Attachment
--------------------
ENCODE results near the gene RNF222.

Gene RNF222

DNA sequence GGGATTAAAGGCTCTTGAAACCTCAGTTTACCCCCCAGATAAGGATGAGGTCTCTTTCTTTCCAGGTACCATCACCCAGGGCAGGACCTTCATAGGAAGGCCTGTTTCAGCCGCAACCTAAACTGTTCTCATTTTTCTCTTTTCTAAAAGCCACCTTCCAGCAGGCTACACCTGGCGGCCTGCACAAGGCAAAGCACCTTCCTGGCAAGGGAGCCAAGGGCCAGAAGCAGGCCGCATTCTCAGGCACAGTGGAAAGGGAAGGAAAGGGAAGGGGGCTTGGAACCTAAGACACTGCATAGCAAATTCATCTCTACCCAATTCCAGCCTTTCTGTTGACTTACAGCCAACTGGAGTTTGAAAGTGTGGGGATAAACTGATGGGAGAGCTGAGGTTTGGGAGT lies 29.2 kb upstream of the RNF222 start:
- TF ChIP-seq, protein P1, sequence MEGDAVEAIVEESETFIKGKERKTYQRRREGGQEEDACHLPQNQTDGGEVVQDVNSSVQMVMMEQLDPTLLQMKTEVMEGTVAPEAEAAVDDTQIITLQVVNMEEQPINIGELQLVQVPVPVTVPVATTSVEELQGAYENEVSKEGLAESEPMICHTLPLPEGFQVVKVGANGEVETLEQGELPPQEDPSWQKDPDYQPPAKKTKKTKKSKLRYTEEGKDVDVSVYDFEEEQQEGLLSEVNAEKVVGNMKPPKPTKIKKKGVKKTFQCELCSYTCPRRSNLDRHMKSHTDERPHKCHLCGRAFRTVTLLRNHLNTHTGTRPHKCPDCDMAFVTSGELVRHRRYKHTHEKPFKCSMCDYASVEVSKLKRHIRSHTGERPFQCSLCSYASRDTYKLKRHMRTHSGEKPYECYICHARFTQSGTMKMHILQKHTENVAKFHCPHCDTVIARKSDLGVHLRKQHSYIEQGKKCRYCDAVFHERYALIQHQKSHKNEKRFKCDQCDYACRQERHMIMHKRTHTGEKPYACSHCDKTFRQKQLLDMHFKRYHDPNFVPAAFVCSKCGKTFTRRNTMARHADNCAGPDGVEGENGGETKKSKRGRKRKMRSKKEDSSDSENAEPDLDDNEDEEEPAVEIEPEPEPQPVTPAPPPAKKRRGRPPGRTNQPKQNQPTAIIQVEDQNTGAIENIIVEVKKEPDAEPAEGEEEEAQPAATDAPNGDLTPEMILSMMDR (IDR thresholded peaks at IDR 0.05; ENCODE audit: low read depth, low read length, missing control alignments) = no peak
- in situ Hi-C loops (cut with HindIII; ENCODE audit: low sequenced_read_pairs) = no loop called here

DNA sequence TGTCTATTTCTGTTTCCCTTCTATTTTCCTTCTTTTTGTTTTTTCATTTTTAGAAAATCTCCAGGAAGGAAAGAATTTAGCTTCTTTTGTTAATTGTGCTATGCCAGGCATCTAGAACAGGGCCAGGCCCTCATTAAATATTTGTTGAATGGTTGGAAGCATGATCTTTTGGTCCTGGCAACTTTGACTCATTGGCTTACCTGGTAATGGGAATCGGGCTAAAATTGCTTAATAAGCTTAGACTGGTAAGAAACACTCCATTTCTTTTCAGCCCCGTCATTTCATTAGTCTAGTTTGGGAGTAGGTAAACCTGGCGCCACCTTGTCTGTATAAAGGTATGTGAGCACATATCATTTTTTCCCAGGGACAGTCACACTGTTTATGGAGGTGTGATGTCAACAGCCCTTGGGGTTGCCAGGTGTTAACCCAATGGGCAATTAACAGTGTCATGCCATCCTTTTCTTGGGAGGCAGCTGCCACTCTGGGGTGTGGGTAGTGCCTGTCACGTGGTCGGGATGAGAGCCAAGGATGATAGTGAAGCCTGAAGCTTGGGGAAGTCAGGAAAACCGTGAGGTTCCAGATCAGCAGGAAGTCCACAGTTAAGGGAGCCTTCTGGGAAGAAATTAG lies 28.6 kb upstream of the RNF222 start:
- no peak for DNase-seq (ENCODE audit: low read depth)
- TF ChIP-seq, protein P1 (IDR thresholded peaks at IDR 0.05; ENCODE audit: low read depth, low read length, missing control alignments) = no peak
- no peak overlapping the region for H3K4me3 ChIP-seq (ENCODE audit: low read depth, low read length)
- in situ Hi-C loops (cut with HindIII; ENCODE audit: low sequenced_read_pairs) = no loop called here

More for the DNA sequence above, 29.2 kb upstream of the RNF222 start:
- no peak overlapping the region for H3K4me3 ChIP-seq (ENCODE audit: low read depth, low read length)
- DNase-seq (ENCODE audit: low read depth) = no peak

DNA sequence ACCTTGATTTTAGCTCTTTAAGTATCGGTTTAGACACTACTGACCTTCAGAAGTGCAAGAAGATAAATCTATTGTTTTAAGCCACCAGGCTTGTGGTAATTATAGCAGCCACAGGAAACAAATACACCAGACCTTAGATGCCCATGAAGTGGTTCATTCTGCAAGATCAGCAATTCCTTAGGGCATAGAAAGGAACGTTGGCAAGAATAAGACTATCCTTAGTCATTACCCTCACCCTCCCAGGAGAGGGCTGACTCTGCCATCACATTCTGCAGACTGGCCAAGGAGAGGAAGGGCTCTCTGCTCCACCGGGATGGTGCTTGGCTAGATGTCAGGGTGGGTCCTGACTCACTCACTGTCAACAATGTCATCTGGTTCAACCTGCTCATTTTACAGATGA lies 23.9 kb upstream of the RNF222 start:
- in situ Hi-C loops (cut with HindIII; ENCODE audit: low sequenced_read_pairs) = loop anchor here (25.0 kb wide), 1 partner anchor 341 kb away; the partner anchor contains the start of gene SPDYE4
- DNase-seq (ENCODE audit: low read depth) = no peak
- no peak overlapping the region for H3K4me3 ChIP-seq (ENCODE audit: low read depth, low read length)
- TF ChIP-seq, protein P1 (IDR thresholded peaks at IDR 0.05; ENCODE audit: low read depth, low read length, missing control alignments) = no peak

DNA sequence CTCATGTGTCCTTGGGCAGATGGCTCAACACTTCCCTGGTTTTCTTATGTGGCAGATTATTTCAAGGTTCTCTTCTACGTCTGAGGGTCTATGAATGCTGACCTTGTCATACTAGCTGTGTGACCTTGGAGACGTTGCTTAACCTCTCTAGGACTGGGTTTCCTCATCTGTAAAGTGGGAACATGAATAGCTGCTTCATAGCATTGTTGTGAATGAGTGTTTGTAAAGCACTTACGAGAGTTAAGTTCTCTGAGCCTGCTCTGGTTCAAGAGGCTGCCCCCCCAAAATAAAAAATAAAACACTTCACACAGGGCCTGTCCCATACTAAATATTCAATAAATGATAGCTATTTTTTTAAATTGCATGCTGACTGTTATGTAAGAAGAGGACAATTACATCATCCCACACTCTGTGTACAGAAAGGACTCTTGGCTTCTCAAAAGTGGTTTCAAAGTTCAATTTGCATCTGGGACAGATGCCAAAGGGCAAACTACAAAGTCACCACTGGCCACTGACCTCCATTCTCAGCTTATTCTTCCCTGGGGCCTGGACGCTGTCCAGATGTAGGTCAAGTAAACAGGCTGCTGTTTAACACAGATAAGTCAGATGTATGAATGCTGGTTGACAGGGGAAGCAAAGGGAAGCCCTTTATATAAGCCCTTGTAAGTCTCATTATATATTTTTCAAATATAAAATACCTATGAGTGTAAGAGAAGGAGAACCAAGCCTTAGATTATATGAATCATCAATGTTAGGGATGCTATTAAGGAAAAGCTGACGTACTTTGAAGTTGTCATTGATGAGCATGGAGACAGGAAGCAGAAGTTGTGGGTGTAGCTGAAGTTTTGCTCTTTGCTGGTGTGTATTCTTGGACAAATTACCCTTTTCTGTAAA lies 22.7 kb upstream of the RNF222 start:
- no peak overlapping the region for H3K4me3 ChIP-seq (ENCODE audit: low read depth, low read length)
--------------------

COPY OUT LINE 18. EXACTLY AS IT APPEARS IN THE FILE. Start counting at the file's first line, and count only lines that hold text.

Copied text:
- TF ChIP-seq, protein P1 (IDR thresholded peaks at IDR 0.05; ENCODE audit: low read depth, low read length, missing control alignments) = no peak